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Ontario may now be Canada's tornado capital, researchers say

File photo. File photo.

A Prairie province previously thought to be the tornado capital of Canada has been dethroned by Ontario, according to new data by tornado researchers out of Western University.

David Sills, the executive director of the Northern Tornadoes Project (NTP), which was launched in 2017 to gather data on tornado occurrences, said that earlier statistical analysis showed that southern Saskatchewan should be the “big bull's eye in Canada for tornado activity.”

“Since we started the project, the number of tornadoes in Saskatchewan has not been nearly as much as we thought,” Sills told on Wednesday.

Sills said researchers look at the climatology of tornados over 30-year periods. Between 1980 and 2009, Saskatchewan took top spot in Canada with 17.4 tornadoes per year.

“We just did an updated version, a new 30-year period from 1991 to 2020, and lo and behold it's Ontario that comes up on top (with) 18.3 tornadoes per year,” Sills said.

“We were finding in Ontario and in Quebec, there's been quite a bit of activity since we started the project. So that's been a bit of a surprise all of the tornado activity that's going on in Eastern Canada.”

Sills said since the NTP was launched, it has documented “well over” 700 tornadoes across Canada.

“Initially we just wanted to see if we could find some of the missing tornadoes we thought were happening in northern Ontario or northern Quebec in the forests where we don't get a lot of reports,” he said.

“That was so successful that by 2019, we had started doing all of the tornadoes across Canada. Basically anything that was detected as far as being a tornado or just wind damage, we would investigate and put as part of our data set to document that event.”

'Not a good trend'

Sills said it appears that tornadoes are happening a little less in traditional “tornado alley areas,” a pattern that has been documented in the U.S.

“More tornadoes (are) happening in the eastern part of the country, which is also the more populated part of the country. So that's not a good trend,” he said.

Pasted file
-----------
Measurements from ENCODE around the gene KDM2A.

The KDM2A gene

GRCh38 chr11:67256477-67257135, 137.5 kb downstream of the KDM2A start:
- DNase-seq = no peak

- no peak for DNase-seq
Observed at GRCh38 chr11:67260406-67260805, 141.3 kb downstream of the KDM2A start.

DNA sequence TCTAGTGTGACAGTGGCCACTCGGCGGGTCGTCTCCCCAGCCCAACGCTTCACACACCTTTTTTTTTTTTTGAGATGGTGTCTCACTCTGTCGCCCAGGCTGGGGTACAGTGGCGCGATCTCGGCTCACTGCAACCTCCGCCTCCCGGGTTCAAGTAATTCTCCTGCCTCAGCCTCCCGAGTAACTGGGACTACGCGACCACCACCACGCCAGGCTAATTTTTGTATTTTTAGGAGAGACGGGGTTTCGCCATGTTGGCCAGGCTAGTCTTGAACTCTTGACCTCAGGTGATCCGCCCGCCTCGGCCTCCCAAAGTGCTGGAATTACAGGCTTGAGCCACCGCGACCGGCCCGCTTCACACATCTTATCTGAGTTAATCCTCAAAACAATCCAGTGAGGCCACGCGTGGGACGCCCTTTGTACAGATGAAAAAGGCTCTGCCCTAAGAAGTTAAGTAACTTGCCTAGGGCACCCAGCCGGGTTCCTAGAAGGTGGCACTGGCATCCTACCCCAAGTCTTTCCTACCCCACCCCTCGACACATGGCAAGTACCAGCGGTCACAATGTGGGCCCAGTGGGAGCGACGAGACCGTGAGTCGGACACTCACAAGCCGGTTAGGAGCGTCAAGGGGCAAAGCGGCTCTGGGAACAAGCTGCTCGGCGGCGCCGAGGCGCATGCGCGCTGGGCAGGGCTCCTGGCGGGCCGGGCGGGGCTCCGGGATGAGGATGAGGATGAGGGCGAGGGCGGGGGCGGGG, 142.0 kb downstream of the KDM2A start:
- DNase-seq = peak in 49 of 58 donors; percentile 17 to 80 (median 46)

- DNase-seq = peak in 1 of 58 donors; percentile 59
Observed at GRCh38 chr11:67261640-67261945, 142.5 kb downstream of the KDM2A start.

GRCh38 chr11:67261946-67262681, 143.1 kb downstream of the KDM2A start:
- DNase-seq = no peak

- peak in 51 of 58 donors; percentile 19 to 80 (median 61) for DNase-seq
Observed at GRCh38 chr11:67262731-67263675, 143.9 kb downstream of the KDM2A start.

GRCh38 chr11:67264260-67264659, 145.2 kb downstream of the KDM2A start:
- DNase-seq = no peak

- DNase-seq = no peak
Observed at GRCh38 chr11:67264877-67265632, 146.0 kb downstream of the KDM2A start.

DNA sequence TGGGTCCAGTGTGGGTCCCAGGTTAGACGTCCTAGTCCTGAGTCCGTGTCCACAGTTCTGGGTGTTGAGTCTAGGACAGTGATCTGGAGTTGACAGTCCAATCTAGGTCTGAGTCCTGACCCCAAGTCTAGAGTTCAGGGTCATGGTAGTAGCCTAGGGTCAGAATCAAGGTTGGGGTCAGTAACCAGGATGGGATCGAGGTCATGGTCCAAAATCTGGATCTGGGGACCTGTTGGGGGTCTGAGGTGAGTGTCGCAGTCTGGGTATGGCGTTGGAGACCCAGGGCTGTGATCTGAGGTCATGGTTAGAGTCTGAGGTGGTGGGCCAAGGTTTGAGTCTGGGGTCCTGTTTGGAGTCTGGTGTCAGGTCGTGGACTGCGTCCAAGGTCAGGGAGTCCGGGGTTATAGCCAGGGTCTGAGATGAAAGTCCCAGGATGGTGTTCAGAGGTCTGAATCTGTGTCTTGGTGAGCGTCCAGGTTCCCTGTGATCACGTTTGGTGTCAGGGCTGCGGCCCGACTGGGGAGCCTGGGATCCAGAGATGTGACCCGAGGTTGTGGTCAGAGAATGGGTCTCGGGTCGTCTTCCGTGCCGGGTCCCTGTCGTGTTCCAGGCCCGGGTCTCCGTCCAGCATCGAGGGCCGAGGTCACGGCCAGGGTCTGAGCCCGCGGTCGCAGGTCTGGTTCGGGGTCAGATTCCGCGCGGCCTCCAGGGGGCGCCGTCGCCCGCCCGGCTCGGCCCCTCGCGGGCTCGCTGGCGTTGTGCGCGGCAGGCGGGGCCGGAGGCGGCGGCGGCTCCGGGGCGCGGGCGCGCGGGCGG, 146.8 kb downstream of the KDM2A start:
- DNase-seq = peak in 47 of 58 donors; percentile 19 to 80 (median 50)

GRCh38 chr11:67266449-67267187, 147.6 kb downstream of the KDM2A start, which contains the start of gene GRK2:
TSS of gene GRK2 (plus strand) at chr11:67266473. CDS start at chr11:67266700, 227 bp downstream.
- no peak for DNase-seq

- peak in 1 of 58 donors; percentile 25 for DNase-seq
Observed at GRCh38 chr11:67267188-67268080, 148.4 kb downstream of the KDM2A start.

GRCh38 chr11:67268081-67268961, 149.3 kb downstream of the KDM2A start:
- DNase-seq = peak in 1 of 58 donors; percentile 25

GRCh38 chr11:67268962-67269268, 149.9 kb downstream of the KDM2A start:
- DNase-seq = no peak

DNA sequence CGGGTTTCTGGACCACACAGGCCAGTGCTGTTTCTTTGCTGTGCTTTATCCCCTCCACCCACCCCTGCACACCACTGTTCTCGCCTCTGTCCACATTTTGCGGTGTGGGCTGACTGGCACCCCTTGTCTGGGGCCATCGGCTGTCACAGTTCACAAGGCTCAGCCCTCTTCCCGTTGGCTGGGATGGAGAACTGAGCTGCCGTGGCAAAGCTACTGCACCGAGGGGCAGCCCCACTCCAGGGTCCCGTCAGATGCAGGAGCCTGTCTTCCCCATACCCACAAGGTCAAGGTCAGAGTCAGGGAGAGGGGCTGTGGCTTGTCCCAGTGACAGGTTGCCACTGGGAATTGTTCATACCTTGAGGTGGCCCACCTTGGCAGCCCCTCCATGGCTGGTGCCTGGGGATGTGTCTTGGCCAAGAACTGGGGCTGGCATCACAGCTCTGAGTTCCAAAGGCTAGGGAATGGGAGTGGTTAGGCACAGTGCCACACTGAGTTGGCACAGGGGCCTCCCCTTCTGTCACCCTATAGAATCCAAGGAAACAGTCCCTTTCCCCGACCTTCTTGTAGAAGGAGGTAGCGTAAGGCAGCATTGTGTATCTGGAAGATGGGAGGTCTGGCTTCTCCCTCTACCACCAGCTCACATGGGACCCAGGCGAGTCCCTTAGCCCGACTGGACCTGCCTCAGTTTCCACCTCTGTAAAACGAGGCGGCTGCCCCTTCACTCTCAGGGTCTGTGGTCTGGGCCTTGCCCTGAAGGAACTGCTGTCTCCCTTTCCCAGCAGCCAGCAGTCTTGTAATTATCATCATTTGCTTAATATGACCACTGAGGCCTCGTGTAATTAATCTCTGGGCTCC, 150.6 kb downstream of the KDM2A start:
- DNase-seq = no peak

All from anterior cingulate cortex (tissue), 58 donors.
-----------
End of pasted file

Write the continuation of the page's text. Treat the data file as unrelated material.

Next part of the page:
“We have a lot going on as far as climate change and droughts and forest fires. All these are factors that come in that influence where tornadoes are going to develop.”

Sills said the project is helping researchers get a better picture of where tornadoes are actually occurring in the country.

“Before the project started, the average number of tornadoes in Canada per year that were documented was about 60. Now we're up at about 100. So we really increased the number of tornadoes that we're capturing every year through this project. That kind of changes our climatology,” he said.

“We’re trying to get closer to reality, right? What's really happening, which we didn't know before. We mostly knew about what was happening in populated areas and not across the entire country. So we have a better idea now.”

CTV weather specialist Jess Smith explained that the ingredients for a tornado include warm moist air near the ground, cooler and drier air higher up in the atmosphere, and wind shear, a variation in wind speed and direction.

“With more heat wave events happening earlier and earlier into the summer season and overall warmer summers, it’s reasonable to expect more thunderstorms that can produce tornadoes and tornadic activity,” she told

Community awareness needed

The goal of the NTP, Sills said, is not only gather data about tornadoes but to mitigate any harm to people and property.

“If tornadoes are starting to move into more populated areas, certainly we need to start thinking about making communities more resilient and we are working on that… That's things like using the hurricane ties to make sure that the roof stays on a house if you have an EF-2 tornado, for instance,” he said.

“If we can keep the roof on in those tornadoes, we've got most of the problem solved as far as keeping the homes intact and people not losing the contents of the house when the roof comes off.”

He noted that areas with more “community awareness” of tornadoes typically are cities and towns that have experienced big tornadoes in the past, including Barrie, which saw an EF-4 tornado back in 1985.

“That is a community that really knows about tornadoes, that has this kind of community awareness of tornadoes probably better than other communities that haven’t been hit by a tornado,” he said.

“In general, I think people aren't aware that all the things they see on television about tornadoes causing all this destruction, we can get that here, especially June through August in Canada. We certainly can get those big tornadoes. It's just they happen less frequently here.”

He urged people to keep an eye on Environment Canada’s warnings and watches and subscribe to the national weather agency’s cellphone push alerts.

“It's something that has saved lives,” he added.

Sills said Ontario has already seen a busy start to tornado season.

“We’ve still got July and August and even into September to go,” he said. Top Stories

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